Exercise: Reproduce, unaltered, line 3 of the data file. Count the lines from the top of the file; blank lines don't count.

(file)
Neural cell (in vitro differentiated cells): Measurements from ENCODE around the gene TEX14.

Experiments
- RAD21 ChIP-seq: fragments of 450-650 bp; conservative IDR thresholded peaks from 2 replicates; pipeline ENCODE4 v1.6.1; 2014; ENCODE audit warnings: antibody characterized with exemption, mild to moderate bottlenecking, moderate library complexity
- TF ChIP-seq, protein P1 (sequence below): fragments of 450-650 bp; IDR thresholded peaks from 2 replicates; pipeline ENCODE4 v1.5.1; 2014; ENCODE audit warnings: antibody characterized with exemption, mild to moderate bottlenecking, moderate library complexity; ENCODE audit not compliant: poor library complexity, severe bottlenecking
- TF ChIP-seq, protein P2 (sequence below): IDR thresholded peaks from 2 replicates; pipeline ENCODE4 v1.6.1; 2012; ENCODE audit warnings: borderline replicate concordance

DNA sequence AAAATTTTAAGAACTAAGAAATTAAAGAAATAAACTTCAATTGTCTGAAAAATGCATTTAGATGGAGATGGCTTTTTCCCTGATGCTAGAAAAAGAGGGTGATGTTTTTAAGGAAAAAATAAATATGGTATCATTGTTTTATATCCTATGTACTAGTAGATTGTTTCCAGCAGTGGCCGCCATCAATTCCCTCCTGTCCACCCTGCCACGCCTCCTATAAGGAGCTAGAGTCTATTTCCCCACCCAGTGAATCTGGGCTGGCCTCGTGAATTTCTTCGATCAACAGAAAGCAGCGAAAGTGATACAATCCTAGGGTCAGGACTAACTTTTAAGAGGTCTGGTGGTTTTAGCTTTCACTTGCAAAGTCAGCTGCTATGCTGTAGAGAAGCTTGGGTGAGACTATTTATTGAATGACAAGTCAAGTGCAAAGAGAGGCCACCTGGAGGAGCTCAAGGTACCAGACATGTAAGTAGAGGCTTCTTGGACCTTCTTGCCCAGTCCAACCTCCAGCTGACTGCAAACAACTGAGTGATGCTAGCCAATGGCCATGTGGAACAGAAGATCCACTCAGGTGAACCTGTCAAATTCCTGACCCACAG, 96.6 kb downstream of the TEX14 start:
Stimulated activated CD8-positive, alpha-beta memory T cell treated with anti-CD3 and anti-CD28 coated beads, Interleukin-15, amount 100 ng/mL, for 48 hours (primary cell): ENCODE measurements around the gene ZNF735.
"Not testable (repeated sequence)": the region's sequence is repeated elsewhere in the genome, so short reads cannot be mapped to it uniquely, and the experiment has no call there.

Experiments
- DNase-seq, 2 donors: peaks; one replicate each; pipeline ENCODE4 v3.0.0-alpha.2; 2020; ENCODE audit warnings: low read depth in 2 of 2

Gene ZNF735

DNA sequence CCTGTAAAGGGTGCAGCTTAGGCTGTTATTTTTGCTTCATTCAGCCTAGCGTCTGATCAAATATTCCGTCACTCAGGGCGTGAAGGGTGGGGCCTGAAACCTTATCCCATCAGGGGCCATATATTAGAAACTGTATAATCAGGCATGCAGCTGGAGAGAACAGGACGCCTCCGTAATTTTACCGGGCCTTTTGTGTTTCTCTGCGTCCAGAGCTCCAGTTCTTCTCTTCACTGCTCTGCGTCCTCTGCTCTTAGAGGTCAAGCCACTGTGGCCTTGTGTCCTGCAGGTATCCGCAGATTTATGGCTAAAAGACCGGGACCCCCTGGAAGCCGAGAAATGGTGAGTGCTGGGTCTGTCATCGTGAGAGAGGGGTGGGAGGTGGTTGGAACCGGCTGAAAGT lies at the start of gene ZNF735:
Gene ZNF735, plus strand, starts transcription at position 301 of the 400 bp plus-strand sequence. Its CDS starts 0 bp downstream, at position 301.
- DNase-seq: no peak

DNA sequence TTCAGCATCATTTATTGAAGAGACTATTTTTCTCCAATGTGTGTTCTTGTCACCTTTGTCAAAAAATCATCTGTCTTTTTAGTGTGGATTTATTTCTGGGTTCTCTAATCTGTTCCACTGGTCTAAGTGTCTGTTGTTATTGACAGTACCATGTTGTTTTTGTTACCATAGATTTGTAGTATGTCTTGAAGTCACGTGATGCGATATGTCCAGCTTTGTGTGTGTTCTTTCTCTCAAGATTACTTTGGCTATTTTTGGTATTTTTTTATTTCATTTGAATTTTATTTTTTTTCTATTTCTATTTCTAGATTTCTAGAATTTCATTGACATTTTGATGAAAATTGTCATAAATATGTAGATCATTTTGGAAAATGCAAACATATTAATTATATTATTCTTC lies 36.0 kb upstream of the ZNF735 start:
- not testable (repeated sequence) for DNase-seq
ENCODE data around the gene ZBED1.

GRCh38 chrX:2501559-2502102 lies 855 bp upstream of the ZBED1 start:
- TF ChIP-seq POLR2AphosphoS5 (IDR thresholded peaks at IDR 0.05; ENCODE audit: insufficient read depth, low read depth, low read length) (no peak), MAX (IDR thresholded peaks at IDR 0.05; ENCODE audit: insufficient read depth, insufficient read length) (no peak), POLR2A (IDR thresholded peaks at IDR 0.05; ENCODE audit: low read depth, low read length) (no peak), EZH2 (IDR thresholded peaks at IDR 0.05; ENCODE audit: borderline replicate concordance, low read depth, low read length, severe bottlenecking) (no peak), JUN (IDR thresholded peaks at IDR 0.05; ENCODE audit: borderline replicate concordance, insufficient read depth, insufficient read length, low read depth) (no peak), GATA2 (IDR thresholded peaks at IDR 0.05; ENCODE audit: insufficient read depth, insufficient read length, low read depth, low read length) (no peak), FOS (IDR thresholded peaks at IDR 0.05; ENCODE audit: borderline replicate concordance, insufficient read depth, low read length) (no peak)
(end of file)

- RAD21 ChIP-seq: fragments of 450-650 bp; conservative IDR thresholded peaks from 2 replicates; pipeline ENCODE4 v1.6.1; 2014; ENCODE audit warnings: antibody characterized with exemption, mild to moderate bottlenecking, moderate library complexity